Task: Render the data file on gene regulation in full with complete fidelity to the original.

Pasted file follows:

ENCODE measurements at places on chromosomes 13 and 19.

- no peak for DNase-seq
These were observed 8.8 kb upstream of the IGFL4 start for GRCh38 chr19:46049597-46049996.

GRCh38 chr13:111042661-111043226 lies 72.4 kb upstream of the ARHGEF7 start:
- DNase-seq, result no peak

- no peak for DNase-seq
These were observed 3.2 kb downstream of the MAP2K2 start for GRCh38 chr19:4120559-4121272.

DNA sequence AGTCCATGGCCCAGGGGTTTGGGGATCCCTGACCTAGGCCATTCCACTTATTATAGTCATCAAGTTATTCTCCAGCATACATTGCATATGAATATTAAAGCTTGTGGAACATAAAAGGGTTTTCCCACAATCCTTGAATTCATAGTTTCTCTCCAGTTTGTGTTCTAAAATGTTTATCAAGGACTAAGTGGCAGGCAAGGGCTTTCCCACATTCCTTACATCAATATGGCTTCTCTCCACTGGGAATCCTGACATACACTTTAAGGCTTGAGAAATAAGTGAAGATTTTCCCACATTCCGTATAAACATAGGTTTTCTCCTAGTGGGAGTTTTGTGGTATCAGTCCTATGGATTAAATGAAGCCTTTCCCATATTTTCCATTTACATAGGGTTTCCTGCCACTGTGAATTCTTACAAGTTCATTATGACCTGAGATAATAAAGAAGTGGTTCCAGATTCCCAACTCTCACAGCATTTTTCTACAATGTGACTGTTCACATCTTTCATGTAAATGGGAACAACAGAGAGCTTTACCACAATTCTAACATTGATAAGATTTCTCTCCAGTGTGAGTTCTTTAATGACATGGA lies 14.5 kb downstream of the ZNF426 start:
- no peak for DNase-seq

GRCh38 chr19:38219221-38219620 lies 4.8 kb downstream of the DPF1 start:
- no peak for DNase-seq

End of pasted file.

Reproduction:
ENCODE measurements at places on chromosomes 13 and 19.

- no peak for DNase-seq
These were observed 8.8 kb upstream of the IGFL4 start for GRCh38 chr19:46049597-46049996.

GRCh38 chr13:111042661-111043226 lies 72.4 kb upstream of the ARHGEF7 start:
- DNase-seq, result no peak

- no peak for DNase-seq
These were observed 3.2 kb downstream of the MAP2K2 start for GRCh38 chr19:4120559-4121272.

DNA sequence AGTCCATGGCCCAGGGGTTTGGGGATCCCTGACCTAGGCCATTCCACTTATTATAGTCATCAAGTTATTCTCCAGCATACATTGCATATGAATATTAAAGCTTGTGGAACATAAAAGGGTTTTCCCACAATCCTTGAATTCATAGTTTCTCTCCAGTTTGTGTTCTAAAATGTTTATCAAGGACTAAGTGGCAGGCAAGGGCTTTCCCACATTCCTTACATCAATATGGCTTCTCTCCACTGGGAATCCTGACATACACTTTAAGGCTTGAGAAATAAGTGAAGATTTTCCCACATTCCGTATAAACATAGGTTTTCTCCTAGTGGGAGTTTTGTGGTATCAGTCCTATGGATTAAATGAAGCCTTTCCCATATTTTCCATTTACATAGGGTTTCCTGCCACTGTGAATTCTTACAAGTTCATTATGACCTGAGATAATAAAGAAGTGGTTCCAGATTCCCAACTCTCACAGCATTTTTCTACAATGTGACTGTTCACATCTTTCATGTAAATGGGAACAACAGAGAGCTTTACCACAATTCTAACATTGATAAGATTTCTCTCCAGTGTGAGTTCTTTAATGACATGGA lies 14.5 kb downstream of the ZNF426 start:
- no peak for DNase-seq

GRCh38 chr19:38219221-38219620 lies 4.8 kb downstream of the DPF1 start:
- no peak for DNase-seq